Kevin Spacey’s opening keynote at the Edinburgh International Television Festival has been making waves.
The whole speech is worth your time if you care about (or your livelihood depends) the future of the media industry.
He stresses the importance of talent, new talent in particular, but I want to direct you to this section from Spacey’s talk:
One way that our industry might fail to adapt to the continually shifting sands is to keep a dogmatic differentiation in their minds between various media – separating FILM and TV and MINI-SERIES and WEBISODES and however else you night want to label narrative formats.
Its like when I’m working in front of a camera that camera doesn’t know it’s a film camera or a TV camera or a streaming camera. It’s just a camera. I predict that in the next decade or two. any differentiation between these formats. these platforms – will fall away.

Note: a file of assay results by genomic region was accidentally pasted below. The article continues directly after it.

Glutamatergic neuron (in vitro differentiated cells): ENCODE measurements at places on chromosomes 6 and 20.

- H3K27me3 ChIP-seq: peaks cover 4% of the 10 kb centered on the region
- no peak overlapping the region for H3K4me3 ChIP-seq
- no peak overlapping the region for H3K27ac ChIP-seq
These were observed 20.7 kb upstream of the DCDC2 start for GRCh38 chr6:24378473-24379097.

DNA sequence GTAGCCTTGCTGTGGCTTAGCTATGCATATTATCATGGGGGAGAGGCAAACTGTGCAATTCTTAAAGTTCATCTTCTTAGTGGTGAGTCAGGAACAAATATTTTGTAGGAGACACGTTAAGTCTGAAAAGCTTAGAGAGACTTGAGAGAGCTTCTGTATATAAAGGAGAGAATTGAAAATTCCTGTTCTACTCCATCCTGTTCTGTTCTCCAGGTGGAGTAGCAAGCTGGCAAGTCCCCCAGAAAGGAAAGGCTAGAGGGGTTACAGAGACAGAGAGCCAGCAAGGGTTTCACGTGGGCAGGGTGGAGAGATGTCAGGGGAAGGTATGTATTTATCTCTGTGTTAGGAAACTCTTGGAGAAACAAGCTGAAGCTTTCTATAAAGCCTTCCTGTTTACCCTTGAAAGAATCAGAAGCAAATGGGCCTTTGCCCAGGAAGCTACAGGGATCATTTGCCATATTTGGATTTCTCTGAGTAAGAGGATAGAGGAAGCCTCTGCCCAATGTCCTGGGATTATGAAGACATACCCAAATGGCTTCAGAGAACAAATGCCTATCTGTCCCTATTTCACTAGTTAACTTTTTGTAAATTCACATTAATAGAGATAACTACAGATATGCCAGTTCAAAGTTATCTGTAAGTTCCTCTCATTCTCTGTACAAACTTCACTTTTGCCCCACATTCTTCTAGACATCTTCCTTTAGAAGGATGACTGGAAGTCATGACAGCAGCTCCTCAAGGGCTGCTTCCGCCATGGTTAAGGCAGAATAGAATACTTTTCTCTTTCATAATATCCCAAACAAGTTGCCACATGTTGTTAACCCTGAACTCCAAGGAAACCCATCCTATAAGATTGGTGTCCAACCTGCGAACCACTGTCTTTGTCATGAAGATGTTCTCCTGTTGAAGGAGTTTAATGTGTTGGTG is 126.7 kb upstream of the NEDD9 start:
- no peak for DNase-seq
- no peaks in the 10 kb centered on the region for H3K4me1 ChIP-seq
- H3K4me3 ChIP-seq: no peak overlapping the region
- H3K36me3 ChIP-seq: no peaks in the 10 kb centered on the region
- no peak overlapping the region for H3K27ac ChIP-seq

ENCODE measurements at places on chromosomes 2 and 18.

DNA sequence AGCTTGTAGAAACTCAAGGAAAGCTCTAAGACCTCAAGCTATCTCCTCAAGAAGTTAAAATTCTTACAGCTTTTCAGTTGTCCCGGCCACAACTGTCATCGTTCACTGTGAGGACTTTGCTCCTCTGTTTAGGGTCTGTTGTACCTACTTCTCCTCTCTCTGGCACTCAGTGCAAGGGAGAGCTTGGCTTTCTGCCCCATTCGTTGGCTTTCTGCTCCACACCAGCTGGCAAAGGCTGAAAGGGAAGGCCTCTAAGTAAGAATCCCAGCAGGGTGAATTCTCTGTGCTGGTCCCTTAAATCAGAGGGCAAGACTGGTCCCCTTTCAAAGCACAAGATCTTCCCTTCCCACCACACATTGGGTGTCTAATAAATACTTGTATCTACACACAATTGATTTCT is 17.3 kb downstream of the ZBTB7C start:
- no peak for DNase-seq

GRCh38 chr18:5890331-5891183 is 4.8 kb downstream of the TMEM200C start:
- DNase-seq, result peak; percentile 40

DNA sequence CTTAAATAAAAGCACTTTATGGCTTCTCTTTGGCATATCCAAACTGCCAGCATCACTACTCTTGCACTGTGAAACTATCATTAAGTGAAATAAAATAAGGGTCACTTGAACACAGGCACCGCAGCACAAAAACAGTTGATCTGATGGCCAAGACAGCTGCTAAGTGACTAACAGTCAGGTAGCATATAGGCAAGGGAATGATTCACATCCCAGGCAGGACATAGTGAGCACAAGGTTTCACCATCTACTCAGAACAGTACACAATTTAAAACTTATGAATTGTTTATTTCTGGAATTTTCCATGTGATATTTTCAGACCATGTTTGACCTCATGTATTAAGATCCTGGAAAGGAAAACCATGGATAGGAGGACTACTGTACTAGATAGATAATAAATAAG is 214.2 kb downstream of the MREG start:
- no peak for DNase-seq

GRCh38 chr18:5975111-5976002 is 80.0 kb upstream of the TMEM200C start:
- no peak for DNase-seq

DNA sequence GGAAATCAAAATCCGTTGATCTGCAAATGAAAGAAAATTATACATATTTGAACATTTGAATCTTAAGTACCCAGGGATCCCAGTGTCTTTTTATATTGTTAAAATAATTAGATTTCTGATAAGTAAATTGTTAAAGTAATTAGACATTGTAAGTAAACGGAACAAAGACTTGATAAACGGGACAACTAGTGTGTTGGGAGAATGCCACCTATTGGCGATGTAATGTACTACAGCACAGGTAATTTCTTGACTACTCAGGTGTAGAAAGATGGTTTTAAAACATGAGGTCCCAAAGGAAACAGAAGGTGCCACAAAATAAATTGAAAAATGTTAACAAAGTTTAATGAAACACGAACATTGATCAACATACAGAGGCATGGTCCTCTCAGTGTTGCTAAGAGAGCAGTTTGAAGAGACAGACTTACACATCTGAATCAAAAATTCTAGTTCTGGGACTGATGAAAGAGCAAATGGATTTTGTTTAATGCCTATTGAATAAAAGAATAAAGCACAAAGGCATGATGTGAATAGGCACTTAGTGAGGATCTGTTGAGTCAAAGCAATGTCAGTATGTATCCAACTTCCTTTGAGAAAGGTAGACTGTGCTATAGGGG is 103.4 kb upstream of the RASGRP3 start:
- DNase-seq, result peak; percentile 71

Is 13 hours watched as one cinematic whole really any different than a FILM? Do we define film by being something two hours or less? Surely it goes deeper than that.
If you are watching a film on your television, is it no longer a film because you’re not watching it in the theater?
If you watch a TV show on your iPad is it no longer a TV show?
The device and length are irrelevant.
The labels are useless – except perhaps to agents and managers and lawyers who use these labels to conduct business deals.
For kids growing up now there’s no difference watching Avatar on an iPad or watching YouTube on a TV and watching Game of Thrones on their computer.
Its all CONTENT. It’s all STORY.
It’s the same with words.
This keyboard I am typing on right now has no idea if this will be a blog post, a tweet, a PowerPoint slide, an essay, a newsletter communique, a book or a letter that I am going to print out and send to my mom.
I, as the writer, might have some intention about where these words will go and the container that I might put them into.
My experience from the thousands and thousands I have written is ideas are ideas and language is slowing our ability to grasp what is next.